13 December 2013
Residents in Qunu, the tiny village in the Eastern Cape that Nelson Mandela always called home, this week shared their memories of the former president, recalling how humble he was and the excitement they felt when meeting the world’s most admired leader.
Mthobeli Jaji met Mandela when the former president visited a local school in Qunu in 1998, and for Jaji it was a moment that he has cherished forever.
“He was very humble. I remember he actually shook my hand and asked for my name. I found that to be very humble,” Jaji said. “From that day, Mandela forever represented more than a leader, he was a father figure to me. That is how Mandela will be remembered.”
School teacher Mzobanzi Gxobolo said his first “Madiba moment” was when Mandela visited the museum in Qunu several years ago.
“That day I was seeing him for the first time, he was wearing one of his trademark shirts,” Gxobolo said. “Even though I never got close to him, the humbleness he displayed when he was interacting with people struck me. I was with my son and I still remember the excitement he felt seeing Madiba.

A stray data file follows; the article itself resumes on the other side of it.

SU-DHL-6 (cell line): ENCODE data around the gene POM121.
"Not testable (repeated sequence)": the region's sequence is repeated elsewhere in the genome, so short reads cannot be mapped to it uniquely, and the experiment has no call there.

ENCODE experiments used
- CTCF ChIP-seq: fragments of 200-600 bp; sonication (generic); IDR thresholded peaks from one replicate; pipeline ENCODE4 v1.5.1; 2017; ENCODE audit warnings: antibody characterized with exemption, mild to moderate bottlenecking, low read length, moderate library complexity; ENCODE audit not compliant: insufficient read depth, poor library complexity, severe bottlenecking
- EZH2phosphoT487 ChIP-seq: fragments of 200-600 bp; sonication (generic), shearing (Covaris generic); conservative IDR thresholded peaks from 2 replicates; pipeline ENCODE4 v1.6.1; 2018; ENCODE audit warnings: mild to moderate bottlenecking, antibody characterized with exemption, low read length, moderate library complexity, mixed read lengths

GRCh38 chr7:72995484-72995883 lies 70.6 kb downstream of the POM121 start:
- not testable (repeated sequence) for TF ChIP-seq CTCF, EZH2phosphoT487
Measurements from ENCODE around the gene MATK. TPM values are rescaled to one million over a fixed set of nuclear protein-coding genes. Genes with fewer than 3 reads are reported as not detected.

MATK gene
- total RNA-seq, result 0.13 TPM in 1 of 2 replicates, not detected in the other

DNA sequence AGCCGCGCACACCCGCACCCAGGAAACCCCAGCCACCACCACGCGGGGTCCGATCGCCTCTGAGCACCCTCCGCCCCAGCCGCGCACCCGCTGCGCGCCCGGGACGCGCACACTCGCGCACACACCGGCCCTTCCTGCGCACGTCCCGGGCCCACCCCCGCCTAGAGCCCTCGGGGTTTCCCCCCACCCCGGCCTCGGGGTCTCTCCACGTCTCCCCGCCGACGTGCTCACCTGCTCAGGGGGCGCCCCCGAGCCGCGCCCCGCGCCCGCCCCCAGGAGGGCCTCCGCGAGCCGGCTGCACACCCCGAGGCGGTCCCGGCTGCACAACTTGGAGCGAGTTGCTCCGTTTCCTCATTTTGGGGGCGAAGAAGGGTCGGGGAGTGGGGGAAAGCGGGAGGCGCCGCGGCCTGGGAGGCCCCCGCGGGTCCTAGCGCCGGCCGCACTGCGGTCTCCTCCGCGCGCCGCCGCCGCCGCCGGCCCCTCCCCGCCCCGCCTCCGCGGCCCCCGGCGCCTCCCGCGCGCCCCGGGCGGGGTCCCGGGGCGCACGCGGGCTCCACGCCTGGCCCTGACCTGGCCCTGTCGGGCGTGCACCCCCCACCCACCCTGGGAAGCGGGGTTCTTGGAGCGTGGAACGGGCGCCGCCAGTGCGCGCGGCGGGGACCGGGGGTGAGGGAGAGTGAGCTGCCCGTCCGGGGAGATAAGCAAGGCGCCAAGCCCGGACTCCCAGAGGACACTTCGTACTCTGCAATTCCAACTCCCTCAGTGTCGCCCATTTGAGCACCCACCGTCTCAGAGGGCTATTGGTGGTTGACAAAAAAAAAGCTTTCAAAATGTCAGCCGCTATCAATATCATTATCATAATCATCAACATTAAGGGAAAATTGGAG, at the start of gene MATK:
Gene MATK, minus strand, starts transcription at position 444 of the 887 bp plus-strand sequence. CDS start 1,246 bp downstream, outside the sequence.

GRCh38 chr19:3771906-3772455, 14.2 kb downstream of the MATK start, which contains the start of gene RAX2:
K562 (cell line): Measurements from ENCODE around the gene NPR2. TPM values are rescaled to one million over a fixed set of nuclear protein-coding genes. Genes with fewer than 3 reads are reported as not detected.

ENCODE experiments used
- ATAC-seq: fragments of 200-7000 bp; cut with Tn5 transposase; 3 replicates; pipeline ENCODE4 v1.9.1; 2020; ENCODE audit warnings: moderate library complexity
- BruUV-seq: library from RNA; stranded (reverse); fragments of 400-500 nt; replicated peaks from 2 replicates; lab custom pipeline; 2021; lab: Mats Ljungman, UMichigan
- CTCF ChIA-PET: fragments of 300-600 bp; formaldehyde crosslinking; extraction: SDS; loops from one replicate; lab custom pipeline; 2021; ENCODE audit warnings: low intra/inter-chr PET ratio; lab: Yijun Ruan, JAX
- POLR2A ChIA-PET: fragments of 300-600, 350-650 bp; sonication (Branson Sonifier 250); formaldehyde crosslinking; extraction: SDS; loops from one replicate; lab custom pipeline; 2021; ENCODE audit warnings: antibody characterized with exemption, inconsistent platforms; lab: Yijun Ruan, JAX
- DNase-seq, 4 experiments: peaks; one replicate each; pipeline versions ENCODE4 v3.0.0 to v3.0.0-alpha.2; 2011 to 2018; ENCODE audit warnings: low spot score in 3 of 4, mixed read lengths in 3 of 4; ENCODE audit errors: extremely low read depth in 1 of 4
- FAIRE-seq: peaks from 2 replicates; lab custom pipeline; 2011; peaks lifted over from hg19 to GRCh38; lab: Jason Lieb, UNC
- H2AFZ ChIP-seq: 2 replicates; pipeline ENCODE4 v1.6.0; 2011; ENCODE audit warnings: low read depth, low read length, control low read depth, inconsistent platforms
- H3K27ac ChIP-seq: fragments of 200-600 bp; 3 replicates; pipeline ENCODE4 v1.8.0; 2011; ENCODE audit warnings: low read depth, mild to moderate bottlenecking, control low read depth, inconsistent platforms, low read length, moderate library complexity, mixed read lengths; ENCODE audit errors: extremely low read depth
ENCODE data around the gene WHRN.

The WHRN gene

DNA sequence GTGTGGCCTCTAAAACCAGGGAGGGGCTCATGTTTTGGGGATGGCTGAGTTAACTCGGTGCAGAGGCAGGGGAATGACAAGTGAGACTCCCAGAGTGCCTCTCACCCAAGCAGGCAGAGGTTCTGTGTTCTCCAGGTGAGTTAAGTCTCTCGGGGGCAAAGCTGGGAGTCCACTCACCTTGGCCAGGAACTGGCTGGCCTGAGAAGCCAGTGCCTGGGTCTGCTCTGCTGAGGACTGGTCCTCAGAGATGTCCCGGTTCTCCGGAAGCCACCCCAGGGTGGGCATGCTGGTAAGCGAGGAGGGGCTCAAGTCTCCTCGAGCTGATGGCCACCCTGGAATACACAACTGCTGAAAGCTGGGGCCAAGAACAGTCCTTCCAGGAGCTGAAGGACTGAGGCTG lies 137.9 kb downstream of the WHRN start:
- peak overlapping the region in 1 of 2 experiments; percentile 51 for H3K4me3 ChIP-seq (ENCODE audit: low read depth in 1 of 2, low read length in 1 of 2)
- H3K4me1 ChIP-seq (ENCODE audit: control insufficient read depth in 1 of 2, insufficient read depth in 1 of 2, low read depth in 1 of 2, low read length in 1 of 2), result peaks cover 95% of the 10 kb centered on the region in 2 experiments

“My second Madiba moment was when I saw him in Mthatha at an event,” Gxobolo said. “That day I managed to take a picture with him, and that picture now hangs on my wall. It’s something I will treasure for the rest of my life.”
For a 20-year-old Walter Sisulu University student who did not wish to be named, her moment with Madiba was when he opened a school in Qunu.
“I happened to attend [the school] and he came on this day to officially hand over the school,” she said. “I was in the school choir and while we were singing, he joined us and started to dance. All of us were so excited. After that, we took a group picture with him. It was a very exciting moment for all of us.”
Asanda Nkwani, who works at a nearby service station, recalls when she and her friends ran after a convoy transporting Mandela to his residence.
“He waved at us, but a policemen stopped us from coming closer. But when he smiled and waved at us, it was a moment when I felt I have met him and that he really touched my heart.”
Eighty-seven-year-old Mantombi Mbewu said that, although she never met Mandela personally, a framed portrait of him in her living room will always be her Madiba moment.
“It’s been hanging there for years and there is not a single day that I don’t look at it. For me, he is part of my family.”